7. ^ Santos, F.A.; Rao, V.S.N.; "Antiinflammatory and antinociceptive effects of 1,8-cineole a terpenoid oxide present in many plant essential oils", Phytotherapy research, 2000, vol. 14, no4, pp. 240-244 [3]
  8. ^ Oncology Reports 9: 757-760, 2002 PMID 12066204
  9. ^ Klocke, J.A., Darlington, M.V., Balandrin11, M.F.; "8-Cineole (Eucalyptol), a mosquito feeding and ovipositional repellent from volatile oil ofHemizonia fitchii (Asteraceae)", Journal of Chemical Ecology, Volume 13, Number 12, December, 1987 [4]
  10. ^ Sfara, V.; Zerba, E.N.; Alzogaray, R.A.; "Fumigant Insecticidal Activity and Repellent Effect of Five Essential Oils and Seven Monoterpenes on First-Instar Nymphs of Rhodnius prolixus ", Journal of Medical Entomology, Volume 46, Number 3, May 2009 , pp. 511-515(5)
  11. ^ Schiestl, F.P. & Roubik, D.W. (2004) Odor Compound Detection in Male Euglossine Bees. Journal of Chemical Ecology 29: 253-257. Abstract
  12. ^ Stubbs, B.J., Brushett, D.; "Leaf oil of Cinnamomum camphora (L.) Nees and Eberm. From Eastern Australia." Journal of Essential Oil Research, 13, pp51-54, 2001.
  13. ^ Maciel M.V. et al (2010). "Chemical composition of Eucalyptus spp. essential oils and their insecticidal effects on Lutzomyia longipalpis". Veterinary Parasitology 167 (1): 1–7. doi:10.1016/j.vetpar.2009.09.053.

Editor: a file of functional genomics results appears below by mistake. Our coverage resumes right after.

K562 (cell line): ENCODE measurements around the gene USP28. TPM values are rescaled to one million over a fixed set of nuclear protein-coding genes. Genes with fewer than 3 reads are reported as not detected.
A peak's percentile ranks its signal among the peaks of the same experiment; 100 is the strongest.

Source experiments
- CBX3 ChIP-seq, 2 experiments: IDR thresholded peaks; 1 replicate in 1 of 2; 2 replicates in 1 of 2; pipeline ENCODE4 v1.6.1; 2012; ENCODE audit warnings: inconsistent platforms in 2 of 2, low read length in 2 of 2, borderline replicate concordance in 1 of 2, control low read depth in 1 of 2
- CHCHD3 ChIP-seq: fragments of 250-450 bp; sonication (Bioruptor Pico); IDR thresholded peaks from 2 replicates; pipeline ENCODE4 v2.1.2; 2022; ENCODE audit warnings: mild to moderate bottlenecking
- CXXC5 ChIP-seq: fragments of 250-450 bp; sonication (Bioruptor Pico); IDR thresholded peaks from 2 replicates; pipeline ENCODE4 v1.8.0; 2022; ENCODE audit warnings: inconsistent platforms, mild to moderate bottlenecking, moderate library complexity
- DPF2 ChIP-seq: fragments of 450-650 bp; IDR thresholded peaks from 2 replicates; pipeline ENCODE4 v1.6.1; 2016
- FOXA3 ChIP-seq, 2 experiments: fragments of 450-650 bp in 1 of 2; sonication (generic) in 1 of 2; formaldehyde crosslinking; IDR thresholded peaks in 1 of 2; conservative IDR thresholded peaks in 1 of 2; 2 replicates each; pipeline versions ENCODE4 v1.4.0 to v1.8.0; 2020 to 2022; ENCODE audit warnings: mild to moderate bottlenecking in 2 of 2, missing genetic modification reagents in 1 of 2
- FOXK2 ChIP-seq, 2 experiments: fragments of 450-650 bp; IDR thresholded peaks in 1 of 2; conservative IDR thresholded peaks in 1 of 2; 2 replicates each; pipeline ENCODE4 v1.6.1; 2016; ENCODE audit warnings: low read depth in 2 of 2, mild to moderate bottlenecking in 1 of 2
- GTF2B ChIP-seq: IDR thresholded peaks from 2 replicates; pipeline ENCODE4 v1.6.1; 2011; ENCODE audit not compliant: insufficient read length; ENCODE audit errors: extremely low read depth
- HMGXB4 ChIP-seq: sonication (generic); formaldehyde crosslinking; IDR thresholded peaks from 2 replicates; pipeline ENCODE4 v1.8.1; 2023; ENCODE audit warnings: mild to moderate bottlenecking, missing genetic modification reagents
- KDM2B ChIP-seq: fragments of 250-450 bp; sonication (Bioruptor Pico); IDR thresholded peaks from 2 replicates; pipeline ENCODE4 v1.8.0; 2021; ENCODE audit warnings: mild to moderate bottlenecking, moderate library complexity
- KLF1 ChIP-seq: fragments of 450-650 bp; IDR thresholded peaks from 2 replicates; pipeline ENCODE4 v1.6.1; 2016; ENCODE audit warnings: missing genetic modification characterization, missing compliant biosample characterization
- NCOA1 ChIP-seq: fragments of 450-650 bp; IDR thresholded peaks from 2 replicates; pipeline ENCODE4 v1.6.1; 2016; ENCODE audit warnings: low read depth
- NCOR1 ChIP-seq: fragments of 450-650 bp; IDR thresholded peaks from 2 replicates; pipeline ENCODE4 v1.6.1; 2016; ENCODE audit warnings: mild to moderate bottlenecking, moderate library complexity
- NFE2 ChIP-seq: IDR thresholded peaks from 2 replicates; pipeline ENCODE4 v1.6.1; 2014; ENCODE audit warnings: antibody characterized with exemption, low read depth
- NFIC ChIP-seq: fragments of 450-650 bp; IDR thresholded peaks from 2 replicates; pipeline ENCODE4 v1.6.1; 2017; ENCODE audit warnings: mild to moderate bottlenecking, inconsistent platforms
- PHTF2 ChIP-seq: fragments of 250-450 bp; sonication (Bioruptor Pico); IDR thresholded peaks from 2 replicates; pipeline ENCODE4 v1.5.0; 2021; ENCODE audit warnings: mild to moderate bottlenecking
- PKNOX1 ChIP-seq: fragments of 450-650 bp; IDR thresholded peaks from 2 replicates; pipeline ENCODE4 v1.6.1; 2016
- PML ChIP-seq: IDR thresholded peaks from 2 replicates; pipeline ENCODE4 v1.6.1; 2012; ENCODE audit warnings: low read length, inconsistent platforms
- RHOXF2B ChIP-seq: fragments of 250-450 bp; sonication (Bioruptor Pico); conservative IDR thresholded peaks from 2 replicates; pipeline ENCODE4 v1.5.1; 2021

14. ^ Gilles, M.; Zhao, J.; An, Min; Agboola, Samson (2010). "Chemical composition and antimicrobial properties of essential oils of three Australian Eucalyptus species". Food Chemistry 119 (2): 731–737. doi:10.1016/j.foodchem.2009.07.021. 
  15. ^ Wong, K. C. et al. (2006). "Compositon of the essential oil of rhizomes of kaempferia galanga L.". Flavour and Fragrance Journal 7 (5): 263–266. doi:10.1002/ffj.2730070506. 
  16. ^ The British Pharmacopoeia Secretariat (2009). "Index, BP 2009". Retrieved 5 July 2009. 
  17. ^ Therapeutic Goods Administration. "Chemical Substances". Retrieved 5 July 2009. 

Further reading

  • Boland, D.J., Brophy, J.J., and A.P.N. House, Eucalyptus Leaf Oils, 1991, ISBN 0-909605-69-6.

See also

External links


Got something to say? Make a comment.
Your name
Your email address